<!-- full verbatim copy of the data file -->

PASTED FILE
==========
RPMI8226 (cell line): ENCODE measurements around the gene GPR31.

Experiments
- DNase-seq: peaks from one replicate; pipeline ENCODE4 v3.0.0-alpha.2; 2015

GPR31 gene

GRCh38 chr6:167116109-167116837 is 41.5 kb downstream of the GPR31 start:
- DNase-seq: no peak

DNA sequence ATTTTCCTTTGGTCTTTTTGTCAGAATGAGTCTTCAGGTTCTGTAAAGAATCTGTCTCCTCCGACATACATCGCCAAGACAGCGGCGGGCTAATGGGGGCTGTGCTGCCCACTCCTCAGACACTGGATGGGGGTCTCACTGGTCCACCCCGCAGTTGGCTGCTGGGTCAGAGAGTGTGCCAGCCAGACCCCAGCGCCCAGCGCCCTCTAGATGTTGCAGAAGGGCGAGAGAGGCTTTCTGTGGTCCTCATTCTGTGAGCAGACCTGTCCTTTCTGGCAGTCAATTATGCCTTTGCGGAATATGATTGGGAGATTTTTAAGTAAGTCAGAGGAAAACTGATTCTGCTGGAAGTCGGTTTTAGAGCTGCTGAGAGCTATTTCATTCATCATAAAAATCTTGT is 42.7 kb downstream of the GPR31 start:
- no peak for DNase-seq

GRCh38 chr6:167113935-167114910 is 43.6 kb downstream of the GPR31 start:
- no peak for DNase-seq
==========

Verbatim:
RPMI8226 (cell line): ENCODE measurements around the gene GPR31.

Experiments
- DNase-seq: peaks from one replicate; pipeline ENCODE4 v3.0.0-alpha.2; 2015

GPR31 gene

GRCh38 chr6:167116109-167116837 is 41.5 kb downstream of the GPR31 start:
- DNase-seq: no peak

DNA sequence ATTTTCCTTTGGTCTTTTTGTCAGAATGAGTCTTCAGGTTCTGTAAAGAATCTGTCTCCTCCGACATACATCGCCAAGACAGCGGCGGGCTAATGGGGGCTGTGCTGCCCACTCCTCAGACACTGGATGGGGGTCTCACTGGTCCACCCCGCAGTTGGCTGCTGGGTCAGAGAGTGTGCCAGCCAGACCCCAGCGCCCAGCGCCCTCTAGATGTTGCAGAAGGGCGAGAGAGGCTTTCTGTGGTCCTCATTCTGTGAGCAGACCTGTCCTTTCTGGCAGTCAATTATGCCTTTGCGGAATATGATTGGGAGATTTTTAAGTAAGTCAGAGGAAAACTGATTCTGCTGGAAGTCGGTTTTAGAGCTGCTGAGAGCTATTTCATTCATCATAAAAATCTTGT is 42.7 kb downstream of the GPR31 start:
- no peak for DNase-seq

GRCh38 chr6:167113935-167114910 is 43.6 kb downstream of the GPR31 start:
- no peak for DNase-seq